Nonetheless, the Index is one of the many tools (like the recently updated Travel to Work Areas) that can help us explore the social and economic dynamics of cities, mindful that devolving or centralising decision-making brings no progress if our knowledge and understanding of the places we want to improve does not improve as well.
 For clarity and consistency, the analysis has focused solely on each Core City’s main local authority and not on the surrounding authorities that are part of the same urban area.
Readers of this blog will have seen our post that set out the key findings from the new The English Indices of Deprivation dataset. To continue the series, this article looks at the relative shifts in deprivation across the country from 2010 (the last edition) to today.
Before we get to the headline findings, it is vital to understand the limitations of attempting to undertake such analysis.
**Here is the technical geekery that you may want to skip – if so, scroll down to the maps and charts!**
Firstly, the methodology has changed between 2010 and 2015 making absolute scores impossible to compare. Secondly, new variables are used (and irrelevant ones discarded) which may change the overall pattern and results. Thirdly, relative weightings and correlations within the index may have shifted which, again, makes direct comparisons treacherous. And finally, we have used local authority values which reduces the level of detail within areas compared to using Lower Super Output Areas (which will be the next blog).
However, there are things we can do in order to make a comparison. Importantly, the overall ethos of the index hasn’t changed which means we can feel confident in exploring relative Undertaking analysis on relativity can be done but we must be clear on what this shows – it shows how a particular area performs compared to all other areas in 2010, and then compares this relative position to their relative position in 2015.
From here we have two options – we can either use a simple ranking system of local authorities to show the change in positions between 2010 and 2015. Or we can standardise both the 2010 and 2015 data by using z-scores.
Z-scores effectively show how many standard deviations away from the mean each point is expressed as either a negative figure (i.e. the area is below the average value) or a positive figure (i.e. the area is above the average value). What we have done is used the overall IMD score of each local authority in 2010 to show how far away from the average they are and compared this to their relative result in 2015.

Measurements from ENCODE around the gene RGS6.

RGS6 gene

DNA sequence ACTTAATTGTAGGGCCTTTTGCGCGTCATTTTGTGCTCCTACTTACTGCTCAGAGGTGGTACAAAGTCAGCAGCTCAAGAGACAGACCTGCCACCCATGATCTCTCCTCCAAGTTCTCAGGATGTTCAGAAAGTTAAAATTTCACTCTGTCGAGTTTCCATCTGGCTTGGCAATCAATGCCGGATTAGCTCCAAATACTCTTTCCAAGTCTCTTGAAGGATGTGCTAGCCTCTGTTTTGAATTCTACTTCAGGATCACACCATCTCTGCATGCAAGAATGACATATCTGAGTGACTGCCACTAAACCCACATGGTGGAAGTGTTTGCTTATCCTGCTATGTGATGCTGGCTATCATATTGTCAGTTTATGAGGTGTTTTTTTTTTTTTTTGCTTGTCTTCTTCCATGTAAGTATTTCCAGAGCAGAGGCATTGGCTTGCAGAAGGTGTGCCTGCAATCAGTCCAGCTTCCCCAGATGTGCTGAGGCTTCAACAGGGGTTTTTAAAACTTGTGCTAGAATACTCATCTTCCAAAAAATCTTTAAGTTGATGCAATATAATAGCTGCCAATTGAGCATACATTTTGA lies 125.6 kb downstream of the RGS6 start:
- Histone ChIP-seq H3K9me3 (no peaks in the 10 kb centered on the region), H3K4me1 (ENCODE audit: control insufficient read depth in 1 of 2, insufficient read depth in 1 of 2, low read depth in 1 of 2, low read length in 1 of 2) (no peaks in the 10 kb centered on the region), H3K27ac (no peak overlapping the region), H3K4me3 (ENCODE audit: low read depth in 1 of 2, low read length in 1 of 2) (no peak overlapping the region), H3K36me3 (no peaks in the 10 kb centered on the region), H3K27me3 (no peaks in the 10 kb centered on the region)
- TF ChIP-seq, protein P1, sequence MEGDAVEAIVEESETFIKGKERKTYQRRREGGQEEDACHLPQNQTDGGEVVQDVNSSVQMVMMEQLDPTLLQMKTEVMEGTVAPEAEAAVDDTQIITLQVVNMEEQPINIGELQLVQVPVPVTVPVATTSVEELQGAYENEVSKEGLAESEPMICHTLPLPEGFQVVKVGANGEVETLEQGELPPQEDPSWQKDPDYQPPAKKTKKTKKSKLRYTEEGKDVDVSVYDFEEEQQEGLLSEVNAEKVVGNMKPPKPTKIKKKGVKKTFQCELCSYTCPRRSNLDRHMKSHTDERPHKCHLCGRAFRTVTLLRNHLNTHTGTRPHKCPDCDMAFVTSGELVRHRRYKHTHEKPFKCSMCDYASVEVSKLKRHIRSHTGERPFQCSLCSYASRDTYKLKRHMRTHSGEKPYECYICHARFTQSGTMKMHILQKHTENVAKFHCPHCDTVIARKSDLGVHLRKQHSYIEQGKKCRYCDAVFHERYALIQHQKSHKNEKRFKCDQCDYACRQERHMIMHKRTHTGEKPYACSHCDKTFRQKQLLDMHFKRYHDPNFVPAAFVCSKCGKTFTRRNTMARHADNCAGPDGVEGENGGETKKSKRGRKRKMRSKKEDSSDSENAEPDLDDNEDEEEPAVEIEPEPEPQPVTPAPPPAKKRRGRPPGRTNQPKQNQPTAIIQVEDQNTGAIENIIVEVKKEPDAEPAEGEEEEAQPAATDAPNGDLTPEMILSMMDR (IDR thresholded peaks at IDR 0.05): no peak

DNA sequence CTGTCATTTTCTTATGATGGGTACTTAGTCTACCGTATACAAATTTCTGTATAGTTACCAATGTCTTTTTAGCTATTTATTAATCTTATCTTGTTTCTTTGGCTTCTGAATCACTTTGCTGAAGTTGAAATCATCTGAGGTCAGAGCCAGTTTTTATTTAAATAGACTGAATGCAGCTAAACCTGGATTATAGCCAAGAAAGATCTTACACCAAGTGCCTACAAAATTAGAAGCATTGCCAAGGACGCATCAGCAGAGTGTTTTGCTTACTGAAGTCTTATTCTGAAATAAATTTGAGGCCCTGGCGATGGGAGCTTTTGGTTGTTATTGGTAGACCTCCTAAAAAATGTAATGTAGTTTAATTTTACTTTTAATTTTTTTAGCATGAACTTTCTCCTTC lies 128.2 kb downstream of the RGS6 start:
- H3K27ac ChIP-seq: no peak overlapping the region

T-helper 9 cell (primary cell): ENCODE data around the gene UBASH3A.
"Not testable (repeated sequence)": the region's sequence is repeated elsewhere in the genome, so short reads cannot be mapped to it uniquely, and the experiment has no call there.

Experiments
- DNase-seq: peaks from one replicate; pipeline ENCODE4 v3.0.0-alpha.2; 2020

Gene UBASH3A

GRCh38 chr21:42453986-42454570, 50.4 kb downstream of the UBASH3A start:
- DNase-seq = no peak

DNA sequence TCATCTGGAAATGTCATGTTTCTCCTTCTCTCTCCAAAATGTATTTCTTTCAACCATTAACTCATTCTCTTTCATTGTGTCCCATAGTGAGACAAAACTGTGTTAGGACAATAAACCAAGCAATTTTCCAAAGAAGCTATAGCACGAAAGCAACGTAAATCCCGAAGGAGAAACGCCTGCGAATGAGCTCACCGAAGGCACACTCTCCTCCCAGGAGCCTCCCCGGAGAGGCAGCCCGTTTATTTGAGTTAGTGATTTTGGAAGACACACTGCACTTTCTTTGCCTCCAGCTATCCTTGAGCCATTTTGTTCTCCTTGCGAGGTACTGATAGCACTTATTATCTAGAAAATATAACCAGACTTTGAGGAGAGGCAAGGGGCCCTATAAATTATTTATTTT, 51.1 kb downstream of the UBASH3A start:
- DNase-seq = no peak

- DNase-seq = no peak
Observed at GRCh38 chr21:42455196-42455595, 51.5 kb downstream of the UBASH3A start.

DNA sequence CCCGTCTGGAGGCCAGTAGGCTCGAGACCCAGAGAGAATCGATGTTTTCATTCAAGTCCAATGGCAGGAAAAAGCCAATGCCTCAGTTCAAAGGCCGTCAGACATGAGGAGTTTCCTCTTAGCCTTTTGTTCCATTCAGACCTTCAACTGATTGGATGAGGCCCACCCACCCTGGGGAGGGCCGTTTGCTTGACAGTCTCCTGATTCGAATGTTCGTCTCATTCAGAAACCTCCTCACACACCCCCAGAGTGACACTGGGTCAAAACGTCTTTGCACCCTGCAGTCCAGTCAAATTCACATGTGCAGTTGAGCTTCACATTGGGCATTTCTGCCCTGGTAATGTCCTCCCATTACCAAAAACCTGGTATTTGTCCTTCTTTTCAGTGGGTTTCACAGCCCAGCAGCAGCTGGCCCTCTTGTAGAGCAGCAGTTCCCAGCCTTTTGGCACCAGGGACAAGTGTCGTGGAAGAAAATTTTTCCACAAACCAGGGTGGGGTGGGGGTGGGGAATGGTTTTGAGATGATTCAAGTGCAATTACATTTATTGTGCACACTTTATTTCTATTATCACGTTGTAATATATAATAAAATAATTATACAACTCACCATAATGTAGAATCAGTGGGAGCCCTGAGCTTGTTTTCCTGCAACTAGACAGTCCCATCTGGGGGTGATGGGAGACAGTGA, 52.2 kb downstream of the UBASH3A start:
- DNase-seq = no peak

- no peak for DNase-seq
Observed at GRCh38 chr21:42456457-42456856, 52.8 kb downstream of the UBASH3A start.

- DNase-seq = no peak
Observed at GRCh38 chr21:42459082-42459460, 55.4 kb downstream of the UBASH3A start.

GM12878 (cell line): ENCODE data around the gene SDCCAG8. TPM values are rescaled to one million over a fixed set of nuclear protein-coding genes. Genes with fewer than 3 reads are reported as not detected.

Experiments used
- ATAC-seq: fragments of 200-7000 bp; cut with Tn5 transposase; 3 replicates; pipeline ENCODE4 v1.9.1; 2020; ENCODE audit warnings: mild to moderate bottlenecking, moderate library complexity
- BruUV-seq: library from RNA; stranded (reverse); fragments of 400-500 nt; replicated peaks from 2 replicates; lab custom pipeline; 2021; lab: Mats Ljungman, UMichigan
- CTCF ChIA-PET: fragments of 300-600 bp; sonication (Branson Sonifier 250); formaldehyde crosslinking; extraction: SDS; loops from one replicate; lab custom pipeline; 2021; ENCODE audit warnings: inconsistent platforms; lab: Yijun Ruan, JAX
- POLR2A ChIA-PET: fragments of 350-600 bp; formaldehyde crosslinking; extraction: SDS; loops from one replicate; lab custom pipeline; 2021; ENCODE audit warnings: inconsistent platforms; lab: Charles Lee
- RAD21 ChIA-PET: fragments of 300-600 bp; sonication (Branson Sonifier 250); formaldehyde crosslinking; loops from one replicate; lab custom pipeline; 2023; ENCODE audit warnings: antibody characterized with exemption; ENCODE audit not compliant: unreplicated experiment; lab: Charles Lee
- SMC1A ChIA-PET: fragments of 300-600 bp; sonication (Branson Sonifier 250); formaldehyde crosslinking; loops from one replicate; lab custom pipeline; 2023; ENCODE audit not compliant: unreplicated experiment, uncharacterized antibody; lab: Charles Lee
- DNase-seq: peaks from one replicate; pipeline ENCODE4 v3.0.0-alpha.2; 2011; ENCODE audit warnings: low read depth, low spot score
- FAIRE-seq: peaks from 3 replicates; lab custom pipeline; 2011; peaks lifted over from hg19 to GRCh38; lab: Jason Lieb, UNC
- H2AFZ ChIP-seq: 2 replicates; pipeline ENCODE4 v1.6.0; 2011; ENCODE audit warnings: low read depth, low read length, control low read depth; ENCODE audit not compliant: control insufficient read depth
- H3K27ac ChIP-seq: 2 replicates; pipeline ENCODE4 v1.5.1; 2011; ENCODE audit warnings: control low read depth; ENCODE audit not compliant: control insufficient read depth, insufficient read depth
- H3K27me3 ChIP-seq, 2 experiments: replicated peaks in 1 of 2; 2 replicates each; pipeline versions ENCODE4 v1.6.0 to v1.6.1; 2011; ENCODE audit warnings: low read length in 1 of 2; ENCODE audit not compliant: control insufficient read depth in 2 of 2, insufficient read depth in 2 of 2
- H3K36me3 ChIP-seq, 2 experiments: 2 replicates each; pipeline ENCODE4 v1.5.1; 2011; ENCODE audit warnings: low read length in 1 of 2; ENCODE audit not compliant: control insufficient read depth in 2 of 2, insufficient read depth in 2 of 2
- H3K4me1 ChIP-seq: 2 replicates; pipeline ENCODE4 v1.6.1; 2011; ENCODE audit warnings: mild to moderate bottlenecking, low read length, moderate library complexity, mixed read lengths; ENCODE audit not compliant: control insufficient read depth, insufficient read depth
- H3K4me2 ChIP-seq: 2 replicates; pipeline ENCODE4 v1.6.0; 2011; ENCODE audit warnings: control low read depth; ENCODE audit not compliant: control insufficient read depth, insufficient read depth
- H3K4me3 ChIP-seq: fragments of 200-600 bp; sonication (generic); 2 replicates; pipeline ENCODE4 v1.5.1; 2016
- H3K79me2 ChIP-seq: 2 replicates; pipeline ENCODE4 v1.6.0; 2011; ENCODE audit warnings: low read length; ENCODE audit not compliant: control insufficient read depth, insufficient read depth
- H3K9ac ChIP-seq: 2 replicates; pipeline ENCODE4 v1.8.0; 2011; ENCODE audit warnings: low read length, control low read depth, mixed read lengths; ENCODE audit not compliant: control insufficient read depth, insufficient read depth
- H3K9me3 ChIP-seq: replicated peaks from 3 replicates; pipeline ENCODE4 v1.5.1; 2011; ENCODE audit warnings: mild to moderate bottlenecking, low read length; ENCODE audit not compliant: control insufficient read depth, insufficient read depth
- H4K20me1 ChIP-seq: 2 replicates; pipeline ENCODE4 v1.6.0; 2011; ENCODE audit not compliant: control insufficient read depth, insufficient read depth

**So, with further delay, here are the results!**
Figure 1: Relative change in performance of local authorities between 2010 and 2015
Firstly, the change in relative performance varies quite a lot across the country (Figure 1). Indeed, London appears to have become (relatively) better off – particularly Greenwich, Hackney, Newham and Tower Hamlets. Now, remember, it may not be that these areas have performed better itself (although parts may have) but that other places may have performed relatively worse. Interestingly, there are only eight local areas – four in the South East, two in London and one each in the East Midlands and South West – that have moved from being below the average in 2010 to being above average in 2015
There is also a marked difference in relative positions when we undertake the analysis by region within England. As Figure 2 shows, a large proportion of local authorities within London (76%) and the South East (64%) have improved (i.e. their position relative to the average has improved) while almost 80% of local authorities in the East of England have worsened.
Figure 2: Relative changes by local authorities in each region
What does this all mean? Well, a lot of factors are at play here. And, like all good research, it raises more questions than it answers. Are individual places actually improving or are other places getting worse? Has the change in methodology and variables skewed the results to show significant shifts between 2010 and 2015? Are places across the country well-equipped to deal with the challenges that deprivation brings?
However, the interesting point for me is how this may be affected by ongoing devolution. If places have more powers and budgets to solve local problems, can they improve their area and decrease deprivation? The degree to which they are able to achieve this will depend on a variety of factors, not least what could be potentially stated in the Autumn Statement and Spending Review later on this year.